Planting friends, row by row
by B. Durbin Wean
you haven’t started your veggie
garden, now is the time.
Be sure that you have prepared the soil by working in compost and figured out how to get water to your vegetables. You may want to consider a drip system because it is easy, saves water and puts the moisture where you want it.
If you have rabbits that are running around in your yard, are cute and have a white cottontail they are death to your little seedlings and can strip your garden in a heartbeat. I speak from experience so take my advice and install an inexpensive little fence around your plat by pounding in three-foot metal stakes and stringing up chicken wire. It actually isn’t every intrusive if you use the green stakes and wire. Rabbits dig so you might want to insert your wire in a little trench. Now you are ready!
Have you ever heard of companion planting? It is interesting in that just as you and I have good friends that we love being around there are other people that seem to be a negative influence and you avoid. Plants are the same way. As you are planning your vegetable garden it may help to plant good friends next to each other. Radishes and spinach like each other, pepper and eggplants, corn interplanted with pumpkins, squash and radishes, shallots and beets, cabbage and marigolds, potatoes and horseradish, carrots and tomatoes, or carrots and sage with leaf lettuce, cucumbers and small sunflowers all love each other.
Bush beans planted with potatoes protect the bush beans from the Mexican bean beetle, it is considered best to plant in alternate rows. While bush beans also do well when planted with cucumbers. All beans dislike onions. Can you imagine anything not loving onions?
You know how I love flowers in the vegetable garden. You will too when you know how they help your veggies. Try geraniums with cabbages, they repel cabbage worms and are good to plant among roses, grapes and corn in your fight against Japanese beetles. Use the white variety near corn. Use scented ones like peppermint, lemon and any others you can find. All the alliums – garlic, onions, chives and shallots are beneficial to roses, even helping to prevent against black spot, mildew and aphids. No guarantee, but what have you got to lose when you can enjoy the wonderful fragrance as you pull the weeds between your garlic and onions?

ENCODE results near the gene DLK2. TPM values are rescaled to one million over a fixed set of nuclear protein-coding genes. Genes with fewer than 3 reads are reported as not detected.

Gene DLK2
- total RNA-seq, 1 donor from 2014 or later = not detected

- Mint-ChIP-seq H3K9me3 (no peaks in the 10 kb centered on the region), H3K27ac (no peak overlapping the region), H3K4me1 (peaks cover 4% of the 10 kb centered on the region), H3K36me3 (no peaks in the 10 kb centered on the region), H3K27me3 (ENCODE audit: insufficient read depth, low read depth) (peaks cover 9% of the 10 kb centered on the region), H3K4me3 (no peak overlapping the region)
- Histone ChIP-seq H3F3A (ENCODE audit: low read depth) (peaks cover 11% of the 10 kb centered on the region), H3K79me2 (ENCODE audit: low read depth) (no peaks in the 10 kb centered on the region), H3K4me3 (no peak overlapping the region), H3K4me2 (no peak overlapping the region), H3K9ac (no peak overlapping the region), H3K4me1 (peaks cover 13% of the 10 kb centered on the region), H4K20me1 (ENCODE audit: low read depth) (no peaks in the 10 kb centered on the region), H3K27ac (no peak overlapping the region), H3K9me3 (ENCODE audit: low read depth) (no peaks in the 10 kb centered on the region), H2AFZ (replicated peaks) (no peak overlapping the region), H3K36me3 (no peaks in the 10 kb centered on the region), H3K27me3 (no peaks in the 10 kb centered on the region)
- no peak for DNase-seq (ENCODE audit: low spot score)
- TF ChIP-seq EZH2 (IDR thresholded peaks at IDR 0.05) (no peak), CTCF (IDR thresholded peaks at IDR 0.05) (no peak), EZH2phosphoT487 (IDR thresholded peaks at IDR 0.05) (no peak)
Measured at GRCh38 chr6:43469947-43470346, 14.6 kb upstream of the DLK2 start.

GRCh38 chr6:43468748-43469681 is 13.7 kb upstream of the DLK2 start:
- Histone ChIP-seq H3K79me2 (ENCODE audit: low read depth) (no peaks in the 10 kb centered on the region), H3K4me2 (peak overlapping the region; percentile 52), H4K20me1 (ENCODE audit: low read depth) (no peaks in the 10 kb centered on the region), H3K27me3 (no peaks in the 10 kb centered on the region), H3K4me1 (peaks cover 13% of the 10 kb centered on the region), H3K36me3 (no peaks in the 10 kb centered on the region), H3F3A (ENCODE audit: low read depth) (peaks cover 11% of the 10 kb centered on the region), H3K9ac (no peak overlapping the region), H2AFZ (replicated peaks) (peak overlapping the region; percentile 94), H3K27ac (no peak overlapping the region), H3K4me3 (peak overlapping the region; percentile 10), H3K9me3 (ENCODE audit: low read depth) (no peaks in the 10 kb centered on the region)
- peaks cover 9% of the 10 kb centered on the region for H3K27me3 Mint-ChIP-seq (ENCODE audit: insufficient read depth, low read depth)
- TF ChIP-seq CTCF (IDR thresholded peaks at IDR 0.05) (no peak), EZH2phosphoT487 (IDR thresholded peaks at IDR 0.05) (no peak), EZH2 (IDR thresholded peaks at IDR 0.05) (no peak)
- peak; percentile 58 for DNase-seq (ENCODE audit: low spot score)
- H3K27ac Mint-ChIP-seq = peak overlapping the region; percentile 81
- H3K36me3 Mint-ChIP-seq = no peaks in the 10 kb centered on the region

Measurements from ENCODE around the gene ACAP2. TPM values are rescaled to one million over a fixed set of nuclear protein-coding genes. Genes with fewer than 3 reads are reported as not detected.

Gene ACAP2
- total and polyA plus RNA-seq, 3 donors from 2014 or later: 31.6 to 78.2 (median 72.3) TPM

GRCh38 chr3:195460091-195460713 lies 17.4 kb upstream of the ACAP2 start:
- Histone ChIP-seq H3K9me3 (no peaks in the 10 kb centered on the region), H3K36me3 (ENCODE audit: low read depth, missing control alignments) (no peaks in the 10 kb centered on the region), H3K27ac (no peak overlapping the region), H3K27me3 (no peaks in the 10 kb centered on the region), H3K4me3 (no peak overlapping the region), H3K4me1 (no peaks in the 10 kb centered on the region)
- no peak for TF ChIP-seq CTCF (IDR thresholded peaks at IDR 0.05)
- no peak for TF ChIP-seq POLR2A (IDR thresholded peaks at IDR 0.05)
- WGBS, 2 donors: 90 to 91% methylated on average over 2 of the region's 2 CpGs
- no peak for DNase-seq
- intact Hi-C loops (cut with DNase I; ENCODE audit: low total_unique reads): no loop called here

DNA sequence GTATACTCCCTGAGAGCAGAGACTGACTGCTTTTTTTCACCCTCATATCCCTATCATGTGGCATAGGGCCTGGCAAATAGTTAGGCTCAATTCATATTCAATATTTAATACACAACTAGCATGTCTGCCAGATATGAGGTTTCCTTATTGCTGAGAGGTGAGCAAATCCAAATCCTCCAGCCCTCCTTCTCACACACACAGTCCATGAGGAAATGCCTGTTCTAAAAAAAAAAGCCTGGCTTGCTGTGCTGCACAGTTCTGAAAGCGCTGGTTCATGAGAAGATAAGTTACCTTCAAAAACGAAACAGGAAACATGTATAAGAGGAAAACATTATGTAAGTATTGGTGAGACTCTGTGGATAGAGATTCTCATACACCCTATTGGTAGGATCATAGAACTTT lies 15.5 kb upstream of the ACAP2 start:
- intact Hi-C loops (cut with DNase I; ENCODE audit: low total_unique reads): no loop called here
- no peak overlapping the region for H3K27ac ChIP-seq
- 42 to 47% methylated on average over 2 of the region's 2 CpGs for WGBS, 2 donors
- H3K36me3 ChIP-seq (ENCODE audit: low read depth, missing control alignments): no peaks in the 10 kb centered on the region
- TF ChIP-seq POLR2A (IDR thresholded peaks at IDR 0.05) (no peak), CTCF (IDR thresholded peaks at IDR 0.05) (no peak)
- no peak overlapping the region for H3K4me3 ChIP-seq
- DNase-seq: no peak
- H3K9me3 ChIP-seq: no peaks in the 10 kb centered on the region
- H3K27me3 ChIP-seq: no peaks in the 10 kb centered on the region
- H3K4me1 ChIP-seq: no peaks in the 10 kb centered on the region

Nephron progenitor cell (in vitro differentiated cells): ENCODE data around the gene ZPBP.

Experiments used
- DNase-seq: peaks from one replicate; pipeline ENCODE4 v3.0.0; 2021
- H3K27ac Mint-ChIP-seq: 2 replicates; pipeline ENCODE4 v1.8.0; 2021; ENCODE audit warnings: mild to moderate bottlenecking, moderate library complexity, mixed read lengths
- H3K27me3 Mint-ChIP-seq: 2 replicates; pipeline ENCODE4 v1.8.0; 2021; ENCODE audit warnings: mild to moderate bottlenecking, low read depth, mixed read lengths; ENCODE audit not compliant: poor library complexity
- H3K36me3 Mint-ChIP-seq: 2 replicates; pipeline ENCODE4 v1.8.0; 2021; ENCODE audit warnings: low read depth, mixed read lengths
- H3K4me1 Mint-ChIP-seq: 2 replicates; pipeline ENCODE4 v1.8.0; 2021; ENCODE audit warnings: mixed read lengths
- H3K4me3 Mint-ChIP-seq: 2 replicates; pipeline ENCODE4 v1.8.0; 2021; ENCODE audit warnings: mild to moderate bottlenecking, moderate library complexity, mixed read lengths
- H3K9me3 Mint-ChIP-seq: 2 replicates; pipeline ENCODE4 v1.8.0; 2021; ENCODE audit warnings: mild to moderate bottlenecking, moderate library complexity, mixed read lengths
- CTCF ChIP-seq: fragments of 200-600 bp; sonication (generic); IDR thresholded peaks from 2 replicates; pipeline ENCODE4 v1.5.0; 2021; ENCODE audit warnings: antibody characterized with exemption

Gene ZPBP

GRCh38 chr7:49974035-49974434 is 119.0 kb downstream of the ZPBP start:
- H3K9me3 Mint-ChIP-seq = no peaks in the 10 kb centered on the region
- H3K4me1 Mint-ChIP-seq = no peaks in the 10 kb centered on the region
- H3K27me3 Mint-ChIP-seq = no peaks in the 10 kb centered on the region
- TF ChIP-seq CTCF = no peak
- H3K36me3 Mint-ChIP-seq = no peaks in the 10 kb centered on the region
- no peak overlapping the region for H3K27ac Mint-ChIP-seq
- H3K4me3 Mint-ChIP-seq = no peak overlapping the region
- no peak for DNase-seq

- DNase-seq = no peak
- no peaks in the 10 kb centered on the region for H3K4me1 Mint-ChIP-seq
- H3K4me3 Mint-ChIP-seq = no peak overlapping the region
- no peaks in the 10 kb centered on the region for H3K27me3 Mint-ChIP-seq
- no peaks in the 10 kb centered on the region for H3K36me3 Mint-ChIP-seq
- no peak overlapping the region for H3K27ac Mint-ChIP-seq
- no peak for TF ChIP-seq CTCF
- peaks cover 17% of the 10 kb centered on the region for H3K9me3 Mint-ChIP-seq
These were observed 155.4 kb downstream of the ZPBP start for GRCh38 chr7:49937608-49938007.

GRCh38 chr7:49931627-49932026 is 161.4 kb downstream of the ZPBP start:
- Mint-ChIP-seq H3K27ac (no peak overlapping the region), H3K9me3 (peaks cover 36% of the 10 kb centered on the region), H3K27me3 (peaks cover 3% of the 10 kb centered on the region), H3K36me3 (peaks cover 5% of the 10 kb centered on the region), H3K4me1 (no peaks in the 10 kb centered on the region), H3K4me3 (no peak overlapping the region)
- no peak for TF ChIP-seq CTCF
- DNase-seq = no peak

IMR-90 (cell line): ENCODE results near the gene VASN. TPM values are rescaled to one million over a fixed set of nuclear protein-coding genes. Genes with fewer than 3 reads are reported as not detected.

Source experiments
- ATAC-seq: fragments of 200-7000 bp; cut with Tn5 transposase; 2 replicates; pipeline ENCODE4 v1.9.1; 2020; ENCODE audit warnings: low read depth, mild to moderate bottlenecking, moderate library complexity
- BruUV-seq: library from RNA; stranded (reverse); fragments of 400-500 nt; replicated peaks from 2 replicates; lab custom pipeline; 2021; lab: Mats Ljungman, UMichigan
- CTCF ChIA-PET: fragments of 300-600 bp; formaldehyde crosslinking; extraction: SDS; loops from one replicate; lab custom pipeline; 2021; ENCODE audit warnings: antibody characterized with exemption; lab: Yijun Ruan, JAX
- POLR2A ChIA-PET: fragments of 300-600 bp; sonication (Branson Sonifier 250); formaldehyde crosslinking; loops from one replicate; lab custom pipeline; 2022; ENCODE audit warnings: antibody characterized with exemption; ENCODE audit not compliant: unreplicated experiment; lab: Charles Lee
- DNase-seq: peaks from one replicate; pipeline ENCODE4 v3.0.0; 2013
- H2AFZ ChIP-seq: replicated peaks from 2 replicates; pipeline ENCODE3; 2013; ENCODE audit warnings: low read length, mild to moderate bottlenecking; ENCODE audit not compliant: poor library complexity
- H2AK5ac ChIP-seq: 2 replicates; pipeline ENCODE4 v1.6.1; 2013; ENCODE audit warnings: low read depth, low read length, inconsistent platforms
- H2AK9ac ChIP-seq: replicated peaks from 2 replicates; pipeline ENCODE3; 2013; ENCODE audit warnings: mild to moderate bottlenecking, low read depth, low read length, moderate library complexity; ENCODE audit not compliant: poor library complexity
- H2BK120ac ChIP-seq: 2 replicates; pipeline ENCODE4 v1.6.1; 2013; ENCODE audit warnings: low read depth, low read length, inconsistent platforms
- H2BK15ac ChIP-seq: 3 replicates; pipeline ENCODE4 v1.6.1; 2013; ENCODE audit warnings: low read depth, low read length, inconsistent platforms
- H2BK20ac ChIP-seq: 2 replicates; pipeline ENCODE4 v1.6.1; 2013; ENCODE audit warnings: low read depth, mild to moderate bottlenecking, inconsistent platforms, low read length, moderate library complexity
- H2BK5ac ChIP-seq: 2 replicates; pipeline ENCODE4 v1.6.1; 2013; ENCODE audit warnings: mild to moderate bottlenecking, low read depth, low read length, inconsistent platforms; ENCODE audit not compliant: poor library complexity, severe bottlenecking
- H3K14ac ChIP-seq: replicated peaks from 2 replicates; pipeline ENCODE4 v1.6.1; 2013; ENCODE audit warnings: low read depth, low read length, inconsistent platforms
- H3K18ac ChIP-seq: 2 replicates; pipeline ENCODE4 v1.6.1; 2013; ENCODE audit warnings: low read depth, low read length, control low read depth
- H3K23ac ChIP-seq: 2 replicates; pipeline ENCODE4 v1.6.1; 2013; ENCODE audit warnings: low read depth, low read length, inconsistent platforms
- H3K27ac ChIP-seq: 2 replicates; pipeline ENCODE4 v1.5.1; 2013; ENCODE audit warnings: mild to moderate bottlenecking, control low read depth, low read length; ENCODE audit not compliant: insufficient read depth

Of course you will want to plant plenty of basil because if you don’t use it in cooking, you will want to pick up a few leaves warmed from the sun as you walk around and inspect your garden. The scent is exquisite and addictive. Also sage, dill, marjoram and other herbs are wonderful just to smell when you enter your garden.
Here are some plants that will help control your pests without using chemicals. Basil; against flies and mosquitoes; Borage: against tomato worm, Catnip; against flea beetles, Garlic; against Japanese beetles, aphids, weevils, fruit tree borers and spider mites. Garlic is good for everything!
Here are some hints for you as you prepare your garden. Don’t forget to add some fun bush string beans in different colors, purple, green and wax are all delicious and you won’t believe how many beans you will harvest. Unless you can or freeze them, the neighbors will love you for sharing. The purple beans turn green as they cook. Make a wigwam of willow or sticks to support a crop of scarlet runner beans. Please plant a row or a patch of red cabbage. Homegrown cabbage, red or green is so sweet and delicious. It tastes so much better than those offered in the grocery store.
Paths can be made of beaten soil and covered with straw that can be raked up each season, put on the compost pile and replaced next year with a fresh layer. You can edge your paths with strawberries and English daisies. Make patches of nasturtiums and pansies that you can add to your summer salads. Which reminds me to encourage you to plants lots of different varieties of lettuce in two-week intervals. Also, I always like to add a row or patch of mesclun because it has a great variety of mixed salad greens in red and green colors. It tastes wonderful and looks great mixed in with your other lettuce.
If you live in an apartment of a condominium, don’t despair. Grow your veggies in a large container. In other words, a small one for chives and large one for zucchini. Use a high quality potting soil and don’t forget a slow release fertilizer that will supply nutrients for a three or six month period. Supplement with weekly applications of fish emulsion (it smells pretty fishy but the plants love it). Have fun planting!